Friday, July 16th, 2021

Saviours of the World

It’s been a long time since we last wrote about the Healthcare sector in any detail, mainly because there has been nothing to say. The pharmaceutical industry has always been difficult for non-specialists – trying to estimate the probability of regulatory approval for a new drug, in maybe five years’ time, but worrying all the time that there may be a class action about the side effects of a best-selling drug. In reality, it is no less transparent than the Technology sector, but the valuation depends crucially on giving the companies within it the benefit of the doubt. In recent years, Technology has enjoyed this, but Pharma hasn’t.

The best way of showing this is to look at the 10-year chart of our recommended weighting for the two sectors. The data series relate to the World ex China, but we would get a similar story for each of the individual regions. Technology has had two extended periods when it was rated overweight and was almost never rated underweight. By contrast, Healthcare has had more visits to overweight territory, but they have never lasted as long and rarely reached the same highs. They were also offset by extended periods when the sector was rated underweight. Over the last 5 years, the average recommended weight for Healthcare has been -4% (i.e. neutral), whereas for Technology is has been +32% (i.e. a permanent overweight).

In April 2021, Healthcare hit an all-time low in terms of its recommended weighting. Part of this may have been a reaction to the all-time high in April 2020, but it was always hard to find a convincing narrative for the scale of the relative sell-off and we think that simplest explanation is that it was just overlooked. It does not benefit from a cyclical economic recovery and has no known relationship with the slope of the US yield curve. It can be regarded as a long-duration growth play, but only if investors give the companies and their regulators the benefit of the doubt. If they don’t, it gets lumped in with other defensive sectors such as Utilities and Staples and ignored.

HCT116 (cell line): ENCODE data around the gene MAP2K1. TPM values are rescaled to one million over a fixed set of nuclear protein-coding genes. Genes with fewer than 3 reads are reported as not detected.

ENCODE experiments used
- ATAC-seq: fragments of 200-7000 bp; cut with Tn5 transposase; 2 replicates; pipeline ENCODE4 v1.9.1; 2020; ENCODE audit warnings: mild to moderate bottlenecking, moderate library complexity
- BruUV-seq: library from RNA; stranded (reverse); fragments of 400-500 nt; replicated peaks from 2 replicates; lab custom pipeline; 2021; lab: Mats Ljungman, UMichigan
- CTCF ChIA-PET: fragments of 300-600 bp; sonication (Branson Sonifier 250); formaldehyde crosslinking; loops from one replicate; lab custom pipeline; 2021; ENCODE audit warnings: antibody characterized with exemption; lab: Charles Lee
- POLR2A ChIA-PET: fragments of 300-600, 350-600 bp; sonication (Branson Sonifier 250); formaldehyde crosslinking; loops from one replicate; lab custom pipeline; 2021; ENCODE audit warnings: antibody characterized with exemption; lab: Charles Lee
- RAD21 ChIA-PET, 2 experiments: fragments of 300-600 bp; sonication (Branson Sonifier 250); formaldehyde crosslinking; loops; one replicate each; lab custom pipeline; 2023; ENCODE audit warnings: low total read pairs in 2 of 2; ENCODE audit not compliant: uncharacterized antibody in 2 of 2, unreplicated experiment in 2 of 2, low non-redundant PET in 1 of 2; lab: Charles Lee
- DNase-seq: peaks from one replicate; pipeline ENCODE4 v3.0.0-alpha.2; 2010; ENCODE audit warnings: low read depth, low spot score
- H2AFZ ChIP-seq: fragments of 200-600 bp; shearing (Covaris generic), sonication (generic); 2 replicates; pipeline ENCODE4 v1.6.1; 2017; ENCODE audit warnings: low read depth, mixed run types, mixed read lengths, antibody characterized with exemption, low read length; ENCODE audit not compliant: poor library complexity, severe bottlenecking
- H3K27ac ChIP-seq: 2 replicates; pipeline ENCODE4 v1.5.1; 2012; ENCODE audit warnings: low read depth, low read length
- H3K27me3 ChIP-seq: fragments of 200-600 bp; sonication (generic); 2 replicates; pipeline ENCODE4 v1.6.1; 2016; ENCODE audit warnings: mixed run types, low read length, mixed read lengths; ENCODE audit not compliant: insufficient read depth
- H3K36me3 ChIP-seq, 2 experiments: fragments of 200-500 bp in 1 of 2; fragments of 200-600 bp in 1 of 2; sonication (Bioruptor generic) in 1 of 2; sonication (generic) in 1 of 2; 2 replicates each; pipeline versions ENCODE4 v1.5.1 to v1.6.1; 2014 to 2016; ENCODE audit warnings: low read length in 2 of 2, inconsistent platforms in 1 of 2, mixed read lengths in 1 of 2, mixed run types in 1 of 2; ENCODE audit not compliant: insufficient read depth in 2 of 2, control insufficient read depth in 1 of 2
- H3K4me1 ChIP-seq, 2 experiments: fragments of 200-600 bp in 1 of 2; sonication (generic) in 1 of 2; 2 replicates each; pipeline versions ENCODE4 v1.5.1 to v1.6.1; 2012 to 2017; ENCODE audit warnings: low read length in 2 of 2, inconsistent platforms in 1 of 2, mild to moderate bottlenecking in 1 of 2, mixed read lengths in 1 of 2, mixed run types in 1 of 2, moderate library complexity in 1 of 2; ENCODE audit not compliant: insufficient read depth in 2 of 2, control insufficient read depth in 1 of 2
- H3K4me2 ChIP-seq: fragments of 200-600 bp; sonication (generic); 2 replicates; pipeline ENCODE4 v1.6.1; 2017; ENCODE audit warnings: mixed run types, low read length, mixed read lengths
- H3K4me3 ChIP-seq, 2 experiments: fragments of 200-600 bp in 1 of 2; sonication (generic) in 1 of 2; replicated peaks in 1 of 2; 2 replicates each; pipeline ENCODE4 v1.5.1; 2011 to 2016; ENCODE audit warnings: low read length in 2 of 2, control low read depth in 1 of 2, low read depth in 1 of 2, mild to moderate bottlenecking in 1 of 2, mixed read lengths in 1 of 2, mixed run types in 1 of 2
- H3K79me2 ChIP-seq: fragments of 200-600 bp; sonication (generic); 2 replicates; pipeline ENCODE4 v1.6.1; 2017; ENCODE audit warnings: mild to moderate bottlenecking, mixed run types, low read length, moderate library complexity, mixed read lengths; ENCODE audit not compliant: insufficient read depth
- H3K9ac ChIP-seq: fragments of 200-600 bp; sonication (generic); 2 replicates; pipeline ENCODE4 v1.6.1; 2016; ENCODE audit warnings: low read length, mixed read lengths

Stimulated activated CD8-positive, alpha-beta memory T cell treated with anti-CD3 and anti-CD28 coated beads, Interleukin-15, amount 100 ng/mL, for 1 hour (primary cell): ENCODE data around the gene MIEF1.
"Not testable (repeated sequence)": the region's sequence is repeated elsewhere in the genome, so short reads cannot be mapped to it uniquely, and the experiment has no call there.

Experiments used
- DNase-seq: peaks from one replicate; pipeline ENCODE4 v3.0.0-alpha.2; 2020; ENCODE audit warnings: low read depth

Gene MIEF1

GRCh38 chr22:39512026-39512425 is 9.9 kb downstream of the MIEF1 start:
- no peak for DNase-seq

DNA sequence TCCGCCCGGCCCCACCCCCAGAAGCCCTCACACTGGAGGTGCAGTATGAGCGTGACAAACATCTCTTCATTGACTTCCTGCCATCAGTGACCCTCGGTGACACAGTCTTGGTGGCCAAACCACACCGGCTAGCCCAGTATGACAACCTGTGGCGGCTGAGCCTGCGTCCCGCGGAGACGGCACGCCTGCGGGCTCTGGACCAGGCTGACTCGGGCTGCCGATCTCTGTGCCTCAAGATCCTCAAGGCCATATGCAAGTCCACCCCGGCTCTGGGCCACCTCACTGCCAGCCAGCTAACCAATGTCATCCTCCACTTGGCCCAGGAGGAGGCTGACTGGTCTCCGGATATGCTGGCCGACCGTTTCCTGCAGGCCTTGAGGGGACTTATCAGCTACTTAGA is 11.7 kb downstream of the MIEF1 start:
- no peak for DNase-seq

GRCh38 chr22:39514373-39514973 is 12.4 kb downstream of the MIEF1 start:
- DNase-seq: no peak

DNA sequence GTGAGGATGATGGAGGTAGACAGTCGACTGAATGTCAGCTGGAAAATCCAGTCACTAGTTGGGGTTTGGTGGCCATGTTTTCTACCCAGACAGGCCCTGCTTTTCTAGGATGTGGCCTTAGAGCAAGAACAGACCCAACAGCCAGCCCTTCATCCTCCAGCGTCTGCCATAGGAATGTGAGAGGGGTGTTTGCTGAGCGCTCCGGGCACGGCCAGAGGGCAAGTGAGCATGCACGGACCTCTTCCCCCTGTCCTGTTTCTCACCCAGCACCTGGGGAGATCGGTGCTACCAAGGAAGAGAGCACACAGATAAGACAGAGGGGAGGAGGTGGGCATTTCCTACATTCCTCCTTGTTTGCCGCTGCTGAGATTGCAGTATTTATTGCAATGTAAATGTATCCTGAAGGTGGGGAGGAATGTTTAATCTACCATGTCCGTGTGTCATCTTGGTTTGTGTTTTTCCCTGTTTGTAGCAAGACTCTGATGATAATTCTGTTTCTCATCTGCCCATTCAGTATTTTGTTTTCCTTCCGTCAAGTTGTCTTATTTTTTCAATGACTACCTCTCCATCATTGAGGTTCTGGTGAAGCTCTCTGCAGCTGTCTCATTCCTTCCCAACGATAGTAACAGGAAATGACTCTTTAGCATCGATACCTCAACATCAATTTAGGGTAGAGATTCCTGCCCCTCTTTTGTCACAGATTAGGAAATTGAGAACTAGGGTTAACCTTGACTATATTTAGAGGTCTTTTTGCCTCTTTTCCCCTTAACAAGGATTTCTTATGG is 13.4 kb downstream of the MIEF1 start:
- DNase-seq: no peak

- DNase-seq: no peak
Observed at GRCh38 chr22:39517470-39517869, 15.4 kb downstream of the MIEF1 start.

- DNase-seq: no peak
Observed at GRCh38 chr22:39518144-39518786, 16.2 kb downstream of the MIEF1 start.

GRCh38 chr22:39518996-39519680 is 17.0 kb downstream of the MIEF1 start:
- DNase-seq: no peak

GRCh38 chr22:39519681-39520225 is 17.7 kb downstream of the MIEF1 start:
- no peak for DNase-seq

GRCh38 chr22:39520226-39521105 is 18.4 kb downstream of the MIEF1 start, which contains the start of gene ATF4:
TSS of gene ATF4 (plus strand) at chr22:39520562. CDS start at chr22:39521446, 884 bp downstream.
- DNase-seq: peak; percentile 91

If this is right, then the question is what has changed to cause the rally since then. Attractive valuations are always useful, but in our experience, there needs to be a catalyst as well. As Sherlock Holmes would say, this may a case of the dog that didn’t bark in the night. For the last 10 years at least, the industry has been haunted by the fear that a Democrat-controlled Congress might legislate for price controls on US prescription drugs. This may still be on their wish list, but if we look at the legislative timetable between now and November 2022, it is hard to see when they would bring this Bill forward. The first priority is the infrastructure plan, followed by an ambitious reform of family support, an environmental stimulus package and maybe an international treaty covering corporation tax. After all this, the Democrats may lose control of at least one house of Congress at the next mid-terms elections. If this is correct, the danger of price controls for the next few years is much lower than previously feared.

There is also another possibility. US politicians, and their counterparts around the globe, may actually be grateful to the industry for saving the lives of a large number of their constituents and the health of the global economy. Perhaps public opinion no longer regards all drug companies as evil price-gougers, but views them instead as highly innovative saviours of the world.

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